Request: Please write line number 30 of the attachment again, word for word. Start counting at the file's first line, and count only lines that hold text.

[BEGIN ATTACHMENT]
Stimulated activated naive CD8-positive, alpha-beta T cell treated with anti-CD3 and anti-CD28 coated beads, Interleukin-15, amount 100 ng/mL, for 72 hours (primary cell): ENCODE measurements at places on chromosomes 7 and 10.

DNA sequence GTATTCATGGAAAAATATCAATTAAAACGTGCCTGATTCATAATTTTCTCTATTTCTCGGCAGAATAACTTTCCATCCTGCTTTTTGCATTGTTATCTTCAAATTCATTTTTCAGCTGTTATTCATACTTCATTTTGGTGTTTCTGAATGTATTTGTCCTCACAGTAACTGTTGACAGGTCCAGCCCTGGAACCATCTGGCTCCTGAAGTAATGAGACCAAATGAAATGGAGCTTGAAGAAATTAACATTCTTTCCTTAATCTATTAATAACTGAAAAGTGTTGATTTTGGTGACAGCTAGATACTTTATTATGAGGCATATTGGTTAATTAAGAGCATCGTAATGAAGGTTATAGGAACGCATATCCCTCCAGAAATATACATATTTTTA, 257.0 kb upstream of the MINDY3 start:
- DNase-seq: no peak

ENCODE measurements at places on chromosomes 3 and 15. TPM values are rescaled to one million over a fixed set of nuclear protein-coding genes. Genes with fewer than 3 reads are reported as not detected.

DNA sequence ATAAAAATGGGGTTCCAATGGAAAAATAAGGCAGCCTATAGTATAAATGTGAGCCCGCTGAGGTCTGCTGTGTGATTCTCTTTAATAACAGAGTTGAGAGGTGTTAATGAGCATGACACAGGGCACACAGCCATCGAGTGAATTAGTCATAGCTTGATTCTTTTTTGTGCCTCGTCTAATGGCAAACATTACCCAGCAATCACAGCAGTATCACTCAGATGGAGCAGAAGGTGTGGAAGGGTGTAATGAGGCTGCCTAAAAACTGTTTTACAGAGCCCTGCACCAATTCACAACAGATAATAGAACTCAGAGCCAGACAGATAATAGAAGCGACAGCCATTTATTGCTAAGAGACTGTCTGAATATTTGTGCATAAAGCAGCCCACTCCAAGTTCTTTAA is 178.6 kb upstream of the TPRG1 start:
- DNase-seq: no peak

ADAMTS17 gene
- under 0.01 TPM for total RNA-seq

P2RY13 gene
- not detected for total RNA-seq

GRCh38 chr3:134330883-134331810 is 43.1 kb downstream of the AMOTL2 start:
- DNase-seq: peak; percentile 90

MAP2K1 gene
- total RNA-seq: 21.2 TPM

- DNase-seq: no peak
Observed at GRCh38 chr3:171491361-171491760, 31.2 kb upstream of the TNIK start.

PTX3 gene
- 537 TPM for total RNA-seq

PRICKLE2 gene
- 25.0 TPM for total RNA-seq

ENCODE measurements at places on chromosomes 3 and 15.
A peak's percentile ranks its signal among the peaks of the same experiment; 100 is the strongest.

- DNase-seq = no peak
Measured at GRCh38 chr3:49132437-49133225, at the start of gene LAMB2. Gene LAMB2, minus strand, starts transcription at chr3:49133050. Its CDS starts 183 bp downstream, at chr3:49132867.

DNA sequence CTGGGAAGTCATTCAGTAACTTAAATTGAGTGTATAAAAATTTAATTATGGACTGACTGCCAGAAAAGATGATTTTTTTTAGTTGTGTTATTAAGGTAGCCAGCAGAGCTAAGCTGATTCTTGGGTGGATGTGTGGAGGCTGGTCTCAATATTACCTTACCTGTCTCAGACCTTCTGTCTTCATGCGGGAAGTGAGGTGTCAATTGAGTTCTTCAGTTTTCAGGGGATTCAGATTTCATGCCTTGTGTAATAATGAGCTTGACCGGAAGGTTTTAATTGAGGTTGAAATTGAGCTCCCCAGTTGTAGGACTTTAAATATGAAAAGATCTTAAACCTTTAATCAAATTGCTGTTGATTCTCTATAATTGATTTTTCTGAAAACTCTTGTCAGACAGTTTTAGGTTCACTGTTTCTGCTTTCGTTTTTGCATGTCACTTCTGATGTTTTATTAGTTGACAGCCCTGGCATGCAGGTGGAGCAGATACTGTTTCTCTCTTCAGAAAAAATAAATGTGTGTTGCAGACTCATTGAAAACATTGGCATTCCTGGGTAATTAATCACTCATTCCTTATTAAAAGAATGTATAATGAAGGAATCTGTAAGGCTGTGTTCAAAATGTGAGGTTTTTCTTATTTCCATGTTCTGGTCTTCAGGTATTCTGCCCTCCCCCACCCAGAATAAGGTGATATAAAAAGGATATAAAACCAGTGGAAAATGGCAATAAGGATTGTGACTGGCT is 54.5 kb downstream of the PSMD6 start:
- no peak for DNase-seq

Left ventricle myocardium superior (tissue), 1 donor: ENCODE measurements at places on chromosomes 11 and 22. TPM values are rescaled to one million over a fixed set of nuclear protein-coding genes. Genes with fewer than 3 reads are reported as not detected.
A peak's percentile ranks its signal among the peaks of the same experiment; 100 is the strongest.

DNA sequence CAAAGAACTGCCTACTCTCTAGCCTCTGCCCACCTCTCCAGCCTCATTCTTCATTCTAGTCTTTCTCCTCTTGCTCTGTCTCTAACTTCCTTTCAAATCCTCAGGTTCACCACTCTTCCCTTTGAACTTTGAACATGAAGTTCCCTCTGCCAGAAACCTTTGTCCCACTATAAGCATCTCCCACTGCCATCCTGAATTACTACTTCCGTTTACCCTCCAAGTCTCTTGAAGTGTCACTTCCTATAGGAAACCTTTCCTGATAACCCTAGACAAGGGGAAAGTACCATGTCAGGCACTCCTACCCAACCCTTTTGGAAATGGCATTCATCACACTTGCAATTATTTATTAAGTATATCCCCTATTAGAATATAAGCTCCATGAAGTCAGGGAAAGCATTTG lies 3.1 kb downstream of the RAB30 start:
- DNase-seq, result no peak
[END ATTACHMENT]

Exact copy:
- DNase-seq, result no peak